A person on the youtubes called DIY Perks made about three videos about designing, building and testing a silent PC. In testing the PC under load is quiter than a desk lamp with a inbuilt transformer. Anyways here is the links to the videos in no particular order;

,
,
.
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A person on the youtubes called DIY Perks made about three videos about designing, building and testing a silent PC. In testing the PC under load is quiter than a desk lamp with a inbuilt transformer. Anyways here is the links to the videos in no particular order;
,
,
.

Silent PC Review is my go to source when it comes to (lack of) noise. I even have a case that has been designed in conjunction with those guys. It all worked good enough for me to seriously think for a moment I messed up installation and that things did not work when I started the PC the first time, until I found out everything was happily chugging away - but without the actual chugging :D My monitor is noisier than my computer.

Sadly, their updates seem somewhat intermittent, so other sources are more than welcome!

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Do you mean case, or actually house? If it is the latter, I assume you live in a hotter part of the world :)

House, and I live in Coastal Virginia, USA. Even though it doesnt get too terribly hot here, my home has no shade to help block the solar thermal load, so my AC runs fairly regularly to help keep the house below 80F. Add in the additional heat load from my computers and the fact the thermostat is right outside my room and every watt my computers release have a multiplicative effect on my power bill

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I'm keeping a case and a hard drive from my old computer to make it ready for gaming.

I'm (almost) a complete n00b when it comes to this, so heres the question- Intel or AMD.

Then, what motherboard to get?

Also, what brand, and amount of RAM to get?

What kind of SSD to get?

What kind of graphics card for gaming to get?

Also, this is aimed at a small budget. Below 600 with OS please.

Thanks!

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Intel or AMD: Whichever is good value in your budget. Intel has a strong edge in KSP though.

Motherboard: Get something decent but there's no need to pay the Earth.

RAM: 8 GB. Brand doesn't matter much but I don't like RAM with big fins, they get in the way.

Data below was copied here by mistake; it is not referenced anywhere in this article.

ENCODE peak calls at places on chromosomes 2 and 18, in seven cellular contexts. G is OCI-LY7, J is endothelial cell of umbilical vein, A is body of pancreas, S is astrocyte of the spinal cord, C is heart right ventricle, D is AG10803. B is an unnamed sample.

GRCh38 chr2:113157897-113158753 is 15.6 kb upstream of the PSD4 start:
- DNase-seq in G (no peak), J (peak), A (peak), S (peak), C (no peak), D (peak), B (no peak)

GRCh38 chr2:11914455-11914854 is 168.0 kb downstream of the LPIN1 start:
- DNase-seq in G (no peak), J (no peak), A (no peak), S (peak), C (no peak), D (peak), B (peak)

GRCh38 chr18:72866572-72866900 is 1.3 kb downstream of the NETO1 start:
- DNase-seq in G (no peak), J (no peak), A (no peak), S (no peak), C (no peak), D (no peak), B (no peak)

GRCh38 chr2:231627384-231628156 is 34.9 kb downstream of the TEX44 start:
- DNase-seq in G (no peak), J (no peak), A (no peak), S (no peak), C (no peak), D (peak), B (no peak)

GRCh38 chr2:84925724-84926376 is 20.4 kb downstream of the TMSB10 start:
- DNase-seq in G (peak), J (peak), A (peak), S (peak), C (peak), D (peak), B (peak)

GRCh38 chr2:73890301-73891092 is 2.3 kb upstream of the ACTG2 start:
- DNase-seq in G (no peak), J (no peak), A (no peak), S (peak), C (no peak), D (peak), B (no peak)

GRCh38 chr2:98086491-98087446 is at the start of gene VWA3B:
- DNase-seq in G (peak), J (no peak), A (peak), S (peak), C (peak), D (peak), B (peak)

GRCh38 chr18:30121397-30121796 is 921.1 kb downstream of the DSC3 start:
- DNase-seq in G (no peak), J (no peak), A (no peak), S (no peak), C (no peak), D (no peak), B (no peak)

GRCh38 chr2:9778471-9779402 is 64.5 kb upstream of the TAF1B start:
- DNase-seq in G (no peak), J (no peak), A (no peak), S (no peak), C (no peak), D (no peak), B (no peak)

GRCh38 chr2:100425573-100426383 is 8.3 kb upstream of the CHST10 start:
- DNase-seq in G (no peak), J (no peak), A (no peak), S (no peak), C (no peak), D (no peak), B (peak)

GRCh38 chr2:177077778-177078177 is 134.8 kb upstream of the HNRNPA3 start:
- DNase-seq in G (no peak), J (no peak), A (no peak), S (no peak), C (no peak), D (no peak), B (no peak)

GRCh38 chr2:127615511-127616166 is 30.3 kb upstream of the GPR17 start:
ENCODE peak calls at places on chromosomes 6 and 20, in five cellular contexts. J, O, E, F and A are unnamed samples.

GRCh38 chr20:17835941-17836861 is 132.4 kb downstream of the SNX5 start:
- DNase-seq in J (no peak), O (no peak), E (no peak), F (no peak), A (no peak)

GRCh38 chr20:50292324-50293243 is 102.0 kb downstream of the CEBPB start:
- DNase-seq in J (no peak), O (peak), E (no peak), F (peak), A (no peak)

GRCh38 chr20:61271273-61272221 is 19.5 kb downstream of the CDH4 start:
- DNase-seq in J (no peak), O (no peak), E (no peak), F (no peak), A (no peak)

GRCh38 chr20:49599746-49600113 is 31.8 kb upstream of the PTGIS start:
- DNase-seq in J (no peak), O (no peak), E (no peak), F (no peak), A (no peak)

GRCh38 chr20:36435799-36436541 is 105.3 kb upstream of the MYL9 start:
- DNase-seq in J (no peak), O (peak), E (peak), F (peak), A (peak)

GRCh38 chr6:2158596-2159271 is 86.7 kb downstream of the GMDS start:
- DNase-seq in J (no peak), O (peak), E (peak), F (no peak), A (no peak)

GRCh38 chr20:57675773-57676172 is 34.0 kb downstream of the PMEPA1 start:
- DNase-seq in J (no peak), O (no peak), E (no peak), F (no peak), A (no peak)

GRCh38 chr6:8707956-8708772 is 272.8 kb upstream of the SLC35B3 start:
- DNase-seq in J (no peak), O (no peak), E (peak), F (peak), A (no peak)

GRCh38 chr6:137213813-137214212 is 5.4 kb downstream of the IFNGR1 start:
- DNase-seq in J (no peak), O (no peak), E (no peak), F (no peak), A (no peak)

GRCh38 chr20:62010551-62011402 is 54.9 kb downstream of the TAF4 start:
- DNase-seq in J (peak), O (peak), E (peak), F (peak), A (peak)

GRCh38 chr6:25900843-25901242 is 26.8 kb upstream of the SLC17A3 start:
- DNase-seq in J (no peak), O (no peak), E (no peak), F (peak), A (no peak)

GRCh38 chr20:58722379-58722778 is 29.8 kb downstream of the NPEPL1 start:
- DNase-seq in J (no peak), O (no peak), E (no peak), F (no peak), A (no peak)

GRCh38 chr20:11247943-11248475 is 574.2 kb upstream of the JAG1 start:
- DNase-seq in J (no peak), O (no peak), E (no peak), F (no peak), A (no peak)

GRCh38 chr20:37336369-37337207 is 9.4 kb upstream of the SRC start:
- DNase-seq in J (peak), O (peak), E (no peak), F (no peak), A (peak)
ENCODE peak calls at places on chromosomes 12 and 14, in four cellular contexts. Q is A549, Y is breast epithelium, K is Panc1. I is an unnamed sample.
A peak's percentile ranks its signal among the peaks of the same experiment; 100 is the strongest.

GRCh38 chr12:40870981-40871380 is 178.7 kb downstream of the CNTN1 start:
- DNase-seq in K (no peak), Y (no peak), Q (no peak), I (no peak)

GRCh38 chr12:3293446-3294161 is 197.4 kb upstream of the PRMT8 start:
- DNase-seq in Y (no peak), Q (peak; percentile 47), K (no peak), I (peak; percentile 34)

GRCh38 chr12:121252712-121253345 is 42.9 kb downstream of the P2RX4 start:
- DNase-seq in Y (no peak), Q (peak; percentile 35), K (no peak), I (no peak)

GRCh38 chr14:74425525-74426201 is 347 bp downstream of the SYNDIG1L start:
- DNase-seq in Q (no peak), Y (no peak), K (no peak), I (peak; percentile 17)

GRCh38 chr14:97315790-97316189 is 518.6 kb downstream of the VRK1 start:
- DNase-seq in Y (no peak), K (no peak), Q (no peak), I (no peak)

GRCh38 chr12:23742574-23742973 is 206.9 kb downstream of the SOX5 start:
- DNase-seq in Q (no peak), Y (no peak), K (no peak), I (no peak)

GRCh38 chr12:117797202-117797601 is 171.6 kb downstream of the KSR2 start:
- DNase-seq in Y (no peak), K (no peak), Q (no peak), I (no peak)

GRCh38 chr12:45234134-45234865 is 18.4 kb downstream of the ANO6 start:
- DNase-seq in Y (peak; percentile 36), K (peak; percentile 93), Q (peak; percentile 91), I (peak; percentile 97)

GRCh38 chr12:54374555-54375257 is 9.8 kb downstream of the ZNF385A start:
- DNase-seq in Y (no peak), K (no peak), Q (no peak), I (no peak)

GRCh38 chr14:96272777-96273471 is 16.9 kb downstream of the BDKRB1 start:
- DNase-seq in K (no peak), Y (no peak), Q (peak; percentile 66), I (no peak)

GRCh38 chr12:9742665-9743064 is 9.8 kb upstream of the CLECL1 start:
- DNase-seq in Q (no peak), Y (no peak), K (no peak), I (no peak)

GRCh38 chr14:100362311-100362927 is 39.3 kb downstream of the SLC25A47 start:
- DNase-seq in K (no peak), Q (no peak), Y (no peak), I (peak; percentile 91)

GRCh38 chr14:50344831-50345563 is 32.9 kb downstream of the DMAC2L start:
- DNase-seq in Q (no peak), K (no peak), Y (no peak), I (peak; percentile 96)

SSD: If gaming performance is your only concern then none. If general system responsiveness then I'd go for a Crucial SSD. 128 GB would hold the OS but not many games, 256 would be better.

Graphics: *The* most important thing for gaming performance in the majority of games. (KSP is an exception actually!). If gaming is the primary focus then I feel the graphics card should be maybe twice the cost of the processor for good balance.

On a $500 hardware budget (reckoning $100 for the OS) I think a good build would be Pentium G3258, GTX 960, 8 GB of RAM, and Crucial MX100 256 GB. Add in a decent value motherboard that supports overclocking, and a 400-500 Watt power supply by a major brand. And if there's the money left over get a nice CPU cooler to get a better overclock and quieter PC. The system will be great for KSP and virtually all games, except for a few that misbehave on dual-core processors.

People worry a lot about "bottlenecking" - that the framerate from the 960 with the Pentium might be less than the framerate from the 960 with a better processor. But that misses the point that if you bought a better processor you then couldn't afford the 960. Stepping down to a lower graphics card in order to buy a better processor would give worse framerates in the majority of games.

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People worry a lot about "bottlenecking" - that the framerate from the 960 with the Pentium might be less than the framerate from the 960 with a better processor. But that misses the point that if you bought a better processor you then couldn't afford the 960. Stepping down to a lower graphics card in order to buy a better processor would give worse framerates in the majority of games.

Point is, video cards are a lot easier to swap out later. Get a good processor, it will last you a long time. Video card technology is still developing quickly and will also get outdated faster. Buying a fast card and an anaemic processor just does not make sense.

Not to mention a lot of tripe A games today require quite a beefy processor to keep performing.

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Myself I always get a good motherboard. It moves all your data from your RAM to your CPU to your 3D card. It decides what expansion you have in the future. It often puts a hard limit on overclocking.

I always get a better motherboard than I need at the moment so that when I need to upgrade, my motherboard can handle it. I make sure I have spare RAM slots, spare drive ports and spare slots for expansion cards. Then if I need to add a RAID card I can, if I find a cheap duplicate of my GFX card I can SLI them up or whatever.

The worst thing to do in my mind is to get a motherboard that is full as soon as you build your system. That would mean that`s it, no more room for upgrading.

I always build with a plan to replace every part except the motherboard as that usually ends up being the situation.